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Why People Get LostThe Psychology and Neuroscience of Spatial Cognition$
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Paul Dudchenko

Print publication date: 2010

Print ISBN-13: 9780199210862

Published to Oxford Scholarship Online: September 2010

DOI: 10.1093/acprof:oso/9780199210862.001.0001

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PRINTED FROM OXFORD SCHOLARSHIP ONLINE (oxford.universitypressscholarship.com). (c) Copyright Oxford University Press, 2021. All Rights Reserved. An individual user may print out a PDF of a single chapter of a monograph in OSO for personal use. date: 26 July 2021

Place cells and brain imaging

Place cells and brain imaging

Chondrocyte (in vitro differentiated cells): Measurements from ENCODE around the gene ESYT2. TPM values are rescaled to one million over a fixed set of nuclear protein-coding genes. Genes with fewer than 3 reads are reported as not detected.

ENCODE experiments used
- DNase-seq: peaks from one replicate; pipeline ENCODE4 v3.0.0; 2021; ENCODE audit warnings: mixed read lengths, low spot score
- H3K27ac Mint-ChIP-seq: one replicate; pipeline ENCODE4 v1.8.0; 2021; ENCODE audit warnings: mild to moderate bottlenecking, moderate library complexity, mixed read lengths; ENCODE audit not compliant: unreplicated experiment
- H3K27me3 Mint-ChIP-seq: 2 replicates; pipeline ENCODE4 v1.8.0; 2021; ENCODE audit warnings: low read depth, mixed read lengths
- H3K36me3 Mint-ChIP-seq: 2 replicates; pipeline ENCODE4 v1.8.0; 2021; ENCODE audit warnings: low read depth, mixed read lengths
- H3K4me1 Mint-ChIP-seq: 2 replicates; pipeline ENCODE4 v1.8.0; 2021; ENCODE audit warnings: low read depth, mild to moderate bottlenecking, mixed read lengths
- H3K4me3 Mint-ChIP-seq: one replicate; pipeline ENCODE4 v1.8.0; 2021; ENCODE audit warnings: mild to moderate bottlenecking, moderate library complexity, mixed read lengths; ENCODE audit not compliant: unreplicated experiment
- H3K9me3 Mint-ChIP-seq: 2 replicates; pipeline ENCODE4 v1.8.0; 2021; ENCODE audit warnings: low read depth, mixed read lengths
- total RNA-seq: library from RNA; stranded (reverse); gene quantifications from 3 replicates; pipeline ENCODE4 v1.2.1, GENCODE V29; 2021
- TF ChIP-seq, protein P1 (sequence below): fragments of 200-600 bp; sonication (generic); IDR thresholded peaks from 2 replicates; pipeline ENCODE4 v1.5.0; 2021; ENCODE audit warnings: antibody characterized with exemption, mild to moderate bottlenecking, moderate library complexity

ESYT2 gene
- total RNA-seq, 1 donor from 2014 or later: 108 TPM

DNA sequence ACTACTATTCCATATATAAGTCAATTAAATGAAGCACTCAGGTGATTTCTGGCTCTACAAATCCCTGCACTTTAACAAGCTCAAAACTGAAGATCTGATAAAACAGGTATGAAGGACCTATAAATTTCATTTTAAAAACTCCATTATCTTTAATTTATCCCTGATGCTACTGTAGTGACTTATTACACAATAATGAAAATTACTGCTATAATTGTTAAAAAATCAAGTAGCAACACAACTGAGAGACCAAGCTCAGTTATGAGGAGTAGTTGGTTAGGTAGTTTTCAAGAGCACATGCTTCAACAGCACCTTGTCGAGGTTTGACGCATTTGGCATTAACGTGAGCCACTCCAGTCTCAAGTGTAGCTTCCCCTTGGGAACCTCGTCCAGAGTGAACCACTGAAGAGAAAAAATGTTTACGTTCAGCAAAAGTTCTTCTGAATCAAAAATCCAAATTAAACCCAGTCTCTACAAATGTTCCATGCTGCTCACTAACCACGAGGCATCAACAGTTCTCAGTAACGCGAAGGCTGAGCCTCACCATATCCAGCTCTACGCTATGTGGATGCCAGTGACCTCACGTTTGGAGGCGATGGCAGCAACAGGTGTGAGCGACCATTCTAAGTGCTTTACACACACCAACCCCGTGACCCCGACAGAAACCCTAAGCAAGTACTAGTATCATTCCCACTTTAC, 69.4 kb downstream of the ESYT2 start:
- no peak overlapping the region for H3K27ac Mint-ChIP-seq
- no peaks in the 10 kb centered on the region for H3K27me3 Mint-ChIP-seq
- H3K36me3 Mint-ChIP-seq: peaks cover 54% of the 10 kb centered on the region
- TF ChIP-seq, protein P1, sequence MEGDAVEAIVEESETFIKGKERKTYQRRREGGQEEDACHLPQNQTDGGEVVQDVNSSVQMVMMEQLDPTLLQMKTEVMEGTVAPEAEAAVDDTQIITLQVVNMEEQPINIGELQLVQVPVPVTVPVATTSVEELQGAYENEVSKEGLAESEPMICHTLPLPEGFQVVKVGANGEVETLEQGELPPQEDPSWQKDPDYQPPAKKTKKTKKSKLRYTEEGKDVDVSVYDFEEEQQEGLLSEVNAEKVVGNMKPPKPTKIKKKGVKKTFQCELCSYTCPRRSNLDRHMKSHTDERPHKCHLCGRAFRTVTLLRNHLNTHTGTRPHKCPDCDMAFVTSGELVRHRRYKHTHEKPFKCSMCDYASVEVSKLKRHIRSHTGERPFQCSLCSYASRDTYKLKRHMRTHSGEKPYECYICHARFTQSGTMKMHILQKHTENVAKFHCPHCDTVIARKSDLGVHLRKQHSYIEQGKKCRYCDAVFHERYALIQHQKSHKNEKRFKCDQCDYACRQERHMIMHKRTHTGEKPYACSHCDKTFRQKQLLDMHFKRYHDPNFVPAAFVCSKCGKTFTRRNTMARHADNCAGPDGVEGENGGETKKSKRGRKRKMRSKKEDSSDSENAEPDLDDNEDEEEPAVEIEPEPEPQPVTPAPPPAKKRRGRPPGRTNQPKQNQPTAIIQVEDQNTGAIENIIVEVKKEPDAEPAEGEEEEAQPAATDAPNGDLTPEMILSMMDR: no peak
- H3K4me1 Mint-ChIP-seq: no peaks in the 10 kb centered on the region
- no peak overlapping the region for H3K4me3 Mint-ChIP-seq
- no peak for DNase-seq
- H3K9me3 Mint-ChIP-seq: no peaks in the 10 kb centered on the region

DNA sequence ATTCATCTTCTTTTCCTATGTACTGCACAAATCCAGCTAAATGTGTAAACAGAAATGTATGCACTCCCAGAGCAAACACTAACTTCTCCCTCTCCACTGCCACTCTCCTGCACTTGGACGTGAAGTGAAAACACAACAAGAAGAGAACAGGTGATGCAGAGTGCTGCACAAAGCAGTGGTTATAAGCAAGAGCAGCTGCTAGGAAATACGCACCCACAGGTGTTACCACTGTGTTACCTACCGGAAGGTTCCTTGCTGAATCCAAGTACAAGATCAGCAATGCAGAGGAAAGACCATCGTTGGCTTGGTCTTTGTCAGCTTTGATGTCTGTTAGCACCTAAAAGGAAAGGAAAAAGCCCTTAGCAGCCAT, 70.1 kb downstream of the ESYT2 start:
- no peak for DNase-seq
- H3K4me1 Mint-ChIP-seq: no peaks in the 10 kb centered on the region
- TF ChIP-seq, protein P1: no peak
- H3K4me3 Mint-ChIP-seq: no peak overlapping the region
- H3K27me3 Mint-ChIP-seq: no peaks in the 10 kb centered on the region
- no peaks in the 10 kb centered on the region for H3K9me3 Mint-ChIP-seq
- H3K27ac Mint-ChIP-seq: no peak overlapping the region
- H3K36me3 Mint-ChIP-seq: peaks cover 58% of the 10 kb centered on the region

Chapter:
(p.153) Chapter 7 Place cells and brain imaging
Source:
Why People Get Lost
Author(s):

Paul A. Dudchenko

Publisher:
Oxford University Press
DOI:10.1093/acprof:oso/9780199210862.003.0007

This chapter reviews what is known about place cells. Under normal circumstances, the location in which a place cell fires — its place field — is anchored to the visual landmarks within the environment. However, place cells also fire in the dark, and evidence shows that their firing also reflects path integration. Place cells are sensitive to boundaries in the environment, and the boundary-vector model developed by Neil Burgess and colleagues posits that place cells are the product of boundary cells tuned to walls or boundaries in different directions. Place cell firing is also modulated by the behaviour of the animal, and can reflect its intended destination. Place cell-like activity is found in non-human primates and in humans. Imaging studies in humans have provided some support for a role of the hippocampus is navigation and cognitive mapping, and have also highlighted a contribution from the parahippocampal gyrus.

Keywords:   place cells, path integration, boundary vector cells, parahippocampal gyrus, hippocampus

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